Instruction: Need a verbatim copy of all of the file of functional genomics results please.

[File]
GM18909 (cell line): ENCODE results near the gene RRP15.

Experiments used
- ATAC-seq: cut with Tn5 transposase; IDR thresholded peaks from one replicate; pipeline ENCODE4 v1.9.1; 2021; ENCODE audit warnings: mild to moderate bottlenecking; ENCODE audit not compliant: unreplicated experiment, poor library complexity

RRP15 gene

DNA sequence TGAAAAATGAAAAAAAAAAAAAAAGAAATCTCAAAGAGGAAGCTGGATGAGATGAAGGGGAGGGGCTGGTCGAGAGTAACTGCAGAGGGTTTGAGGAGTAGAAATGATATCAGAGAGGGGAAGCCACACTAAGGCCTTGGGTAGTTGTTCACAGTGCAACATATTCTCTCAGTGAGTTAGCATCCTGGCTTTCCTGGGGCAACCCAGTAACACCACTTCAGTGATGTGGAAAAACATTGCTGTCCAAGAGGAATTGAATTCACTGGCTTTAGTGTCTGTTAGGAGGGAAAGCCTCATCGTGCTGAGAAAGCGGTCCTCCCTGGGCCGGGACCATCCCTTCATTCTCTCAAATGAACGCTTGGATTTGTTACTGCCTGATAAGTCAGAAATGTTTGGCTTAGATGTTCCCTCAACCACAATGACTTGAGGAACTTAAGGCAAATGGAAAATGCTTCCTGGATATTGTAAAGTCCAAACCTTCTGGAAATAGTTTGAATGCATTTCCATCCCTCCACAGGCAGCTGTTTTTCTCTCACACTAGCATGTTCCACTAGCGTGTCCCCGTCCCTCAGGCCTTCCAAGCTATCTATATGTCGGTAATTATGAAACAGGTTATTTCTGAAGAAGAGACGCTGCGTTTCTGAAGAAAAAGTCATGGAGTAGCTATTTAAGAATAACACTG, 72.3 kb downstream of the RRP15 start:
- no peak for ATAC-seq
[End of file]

GM18909 (cell line): ENCODE results near the gene RRP15.

Experiments used
- ATAC-seq: cut with Tn5 transposase; IDR thresholded peaks from one replicate; pipeline ENCODE4 v1.9.1; 2021; ENCODE audit warnings: mild to moderate bottlenecking; ENCODE audit not compliant: unreplicated experiment, poor library complexity

RRP15 gene

DNA sequence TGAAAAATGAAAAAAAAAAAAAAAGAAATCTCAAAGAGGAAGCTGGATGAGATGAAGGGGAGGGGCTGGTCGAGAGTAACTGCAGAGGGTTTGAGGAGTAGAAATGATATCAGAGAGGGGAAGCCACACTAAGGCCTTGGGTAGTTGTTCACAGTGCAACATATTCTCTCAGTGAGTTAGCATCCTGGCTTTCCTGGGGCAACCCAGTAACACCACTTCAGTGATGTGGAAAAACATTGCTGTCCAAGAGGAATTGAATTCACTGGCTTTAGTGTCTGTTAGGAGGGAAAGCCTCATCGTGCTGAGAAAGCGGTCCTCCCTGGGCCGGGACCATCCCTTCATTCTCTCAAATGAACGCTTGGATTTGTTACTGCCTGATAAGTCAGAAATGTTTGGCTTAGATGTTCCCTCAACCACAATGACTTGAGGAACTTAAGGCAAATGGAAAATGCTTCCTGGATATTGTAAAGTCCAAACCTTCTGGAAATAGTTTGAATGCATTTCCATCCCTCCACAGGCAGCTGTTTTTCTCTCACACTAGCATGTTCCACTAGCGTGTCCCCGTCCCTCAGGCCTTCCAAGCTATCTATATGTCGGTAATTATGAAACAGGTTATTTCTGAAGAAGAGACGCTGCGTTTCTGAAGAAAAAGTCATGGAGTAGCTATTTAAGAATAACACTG, 72.3 kb downstream of the RRP15 start:
- no peak for ATAC-seq